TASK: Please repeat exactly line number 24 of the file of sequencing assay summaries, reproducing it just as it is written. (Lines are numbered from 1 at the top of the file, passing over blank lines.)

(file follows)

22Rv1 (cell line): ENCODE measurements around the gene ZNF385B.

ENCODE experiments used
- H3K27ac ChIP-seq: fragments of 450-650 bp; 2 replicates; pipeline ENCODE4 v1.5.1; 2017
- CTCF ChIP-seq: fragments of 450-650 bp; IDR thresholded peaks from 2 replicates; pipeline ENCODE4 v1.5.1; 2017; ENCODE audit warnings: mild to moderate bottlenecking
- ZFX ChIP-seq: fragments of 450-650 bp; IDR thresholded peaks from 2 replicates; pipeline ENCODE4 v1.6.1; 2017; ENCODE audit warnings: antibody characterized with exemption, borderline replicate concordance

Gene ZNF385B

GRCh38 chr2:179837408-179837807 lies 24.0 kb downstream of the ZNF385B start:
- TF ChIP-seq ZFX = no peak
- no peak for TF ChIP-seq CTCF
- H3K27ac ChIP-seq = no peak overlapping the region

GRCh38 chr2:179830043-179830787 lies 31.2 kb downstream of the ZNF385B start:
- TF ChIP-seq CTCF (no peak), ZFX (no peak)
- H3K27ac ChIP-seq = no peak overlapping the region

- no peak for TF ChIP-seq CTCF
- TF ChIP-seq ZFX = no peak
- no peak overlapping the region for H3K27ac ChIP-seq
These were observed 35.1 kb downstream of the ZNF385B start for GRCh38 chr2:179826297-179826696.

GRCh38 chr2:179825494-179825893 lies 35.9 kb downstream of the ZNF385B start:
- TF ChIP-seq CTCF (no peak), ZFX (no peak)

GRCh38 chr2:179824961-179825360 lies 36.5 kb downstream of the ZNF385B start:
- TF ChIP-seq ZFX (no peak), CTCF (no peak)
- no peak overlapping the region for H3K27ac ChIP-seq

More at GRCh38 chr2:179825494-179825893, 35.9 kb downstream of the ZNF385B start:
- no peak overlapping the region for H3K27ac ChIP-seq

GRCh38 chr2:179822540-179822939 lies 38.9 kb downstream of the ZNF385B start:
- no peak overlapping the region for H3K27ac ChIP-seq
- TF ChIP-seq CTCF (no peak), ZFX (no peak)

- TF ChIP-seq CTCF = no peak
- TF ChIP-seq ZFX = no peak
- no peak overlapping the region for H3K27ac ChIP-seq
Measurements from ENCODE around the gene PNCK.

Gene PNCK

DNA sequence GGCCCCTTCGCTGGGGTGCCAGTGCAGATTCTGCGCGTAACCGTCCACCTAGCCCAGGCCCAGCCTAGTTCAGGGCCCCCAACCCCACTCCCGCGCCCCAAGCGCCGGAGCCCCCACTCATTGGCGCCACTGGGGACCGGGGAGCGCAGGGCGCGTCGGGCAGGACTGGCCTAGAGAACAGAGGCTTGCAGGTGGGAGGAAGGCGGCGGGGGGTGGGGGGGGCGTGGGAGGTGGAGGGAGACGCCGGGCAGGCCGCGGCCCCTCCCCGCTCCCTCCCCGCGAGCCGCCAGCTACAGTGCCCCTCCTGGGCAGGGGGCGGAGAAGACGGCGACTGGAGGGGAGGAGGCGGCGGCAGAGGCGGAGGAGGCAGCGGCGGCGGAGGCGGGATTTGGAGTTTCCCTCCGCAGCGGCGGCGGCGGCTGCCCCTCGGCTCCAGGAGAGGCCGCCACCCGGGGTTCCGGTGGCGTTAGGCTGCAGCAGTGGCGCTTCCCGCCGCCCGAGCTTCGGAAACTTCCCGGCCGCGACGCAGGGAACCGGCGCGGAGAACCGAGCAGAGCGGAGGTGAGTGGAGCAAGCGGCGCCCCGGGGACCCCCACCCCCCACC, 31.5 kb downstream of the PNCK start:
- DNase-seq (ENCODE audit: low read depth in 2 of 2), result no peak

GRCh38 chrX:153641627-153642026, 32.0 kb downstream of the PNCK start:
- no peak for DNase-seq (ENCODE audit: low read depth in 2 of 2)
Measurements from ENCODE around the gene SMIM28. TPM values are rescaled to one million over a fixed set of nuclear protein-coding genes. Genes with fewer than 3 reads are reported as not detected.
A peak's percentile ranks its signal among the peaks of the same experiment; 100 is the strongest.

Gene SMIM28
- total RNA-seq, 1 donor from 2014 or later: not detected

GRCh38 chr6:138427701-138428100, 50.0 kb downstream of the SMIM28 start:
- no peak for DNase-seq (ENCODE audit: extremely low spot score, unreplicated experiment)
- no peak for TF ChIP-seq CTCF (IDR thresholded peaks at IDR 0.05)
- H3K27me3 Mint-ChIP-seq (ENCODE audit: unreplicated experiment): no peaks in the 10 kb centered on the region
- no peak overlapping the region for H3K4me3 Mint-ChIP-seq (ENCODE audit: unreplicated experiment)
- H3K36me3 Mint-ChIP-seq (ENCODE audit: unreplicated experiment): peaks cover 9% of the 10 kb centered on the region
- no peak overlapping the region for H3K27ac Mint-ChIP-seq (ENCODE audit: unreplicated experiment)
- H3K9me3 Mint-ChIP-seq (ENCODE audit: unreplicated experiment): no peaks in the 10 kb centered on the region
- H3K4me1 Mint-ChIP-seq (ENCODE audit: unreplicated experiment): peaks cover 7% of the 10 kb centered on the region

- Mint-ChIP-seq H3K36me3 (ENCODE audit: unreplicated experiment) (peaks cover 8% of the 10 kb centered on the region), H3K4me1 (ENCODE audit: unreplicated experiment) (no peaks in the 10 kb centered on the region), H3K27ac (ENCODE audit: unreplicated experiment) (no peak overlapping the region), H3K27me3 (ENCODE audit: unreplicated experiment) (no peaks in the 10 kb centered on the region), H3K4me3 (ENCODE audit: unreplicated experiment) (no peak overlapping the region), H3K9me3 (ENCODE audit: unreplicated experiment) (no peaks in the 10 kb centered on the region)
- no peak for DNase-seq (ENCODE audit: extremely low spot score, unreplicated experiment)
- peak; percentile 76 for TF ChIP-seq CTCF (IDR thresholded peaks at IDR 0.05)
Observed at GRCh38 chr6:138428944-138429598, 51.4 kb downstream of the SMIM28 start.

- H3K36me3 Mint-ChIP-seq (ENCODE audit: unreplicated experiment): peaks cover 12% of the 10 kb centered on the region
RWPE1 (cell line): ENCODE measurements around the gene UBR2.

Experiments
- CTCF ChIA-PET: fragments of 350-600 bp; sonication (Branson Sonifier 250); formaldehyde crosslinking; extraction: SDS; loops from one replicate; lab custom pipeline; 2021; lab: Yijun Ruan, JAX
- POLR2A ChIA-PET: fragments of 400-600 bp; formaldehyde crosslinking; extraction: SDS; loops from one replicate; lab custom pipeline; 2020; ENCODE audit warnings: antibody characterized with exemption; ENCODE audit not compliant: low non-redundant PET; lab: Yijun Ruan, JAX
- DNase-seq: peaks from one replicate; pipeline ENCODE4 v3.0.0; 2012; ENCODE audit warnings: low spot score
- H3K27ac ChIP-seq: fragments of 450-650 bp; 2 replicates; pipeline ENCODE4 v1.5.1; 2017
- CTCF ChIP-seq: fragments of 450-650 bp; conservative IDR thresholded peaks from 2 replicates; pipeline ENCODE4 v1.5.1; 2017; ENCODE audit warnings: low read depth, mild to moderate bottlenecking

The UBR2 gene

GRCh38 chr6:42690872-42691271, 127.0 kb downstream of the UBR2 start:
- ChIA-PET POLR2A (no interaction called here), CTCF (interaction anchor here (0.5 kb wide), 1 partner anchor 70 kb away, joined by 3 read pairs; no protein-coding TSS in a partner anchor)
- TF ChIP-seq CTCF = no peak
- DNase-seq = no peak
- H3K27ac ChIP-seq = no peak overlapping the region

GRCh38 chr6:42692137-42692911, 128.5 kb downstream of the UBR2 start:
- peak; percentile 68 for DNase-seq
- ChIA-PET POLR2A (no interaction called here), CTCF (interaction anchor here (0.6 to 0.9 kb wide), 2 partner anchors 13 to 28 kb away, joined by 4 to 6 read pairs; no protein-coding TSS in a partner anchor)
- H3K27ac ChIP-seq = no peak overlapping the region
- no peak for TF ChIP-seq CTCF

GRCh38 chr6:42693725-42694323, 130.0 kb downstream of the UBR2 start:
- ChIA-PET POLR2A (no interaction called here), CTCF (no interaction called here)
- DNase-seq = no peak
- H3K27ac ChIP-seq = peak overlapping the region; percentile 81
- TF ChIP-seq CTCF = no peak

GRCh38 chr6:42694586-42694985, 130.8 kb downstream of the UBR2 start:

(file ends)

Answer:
- no peak overlapping the region for H3K27ac ChIP-seq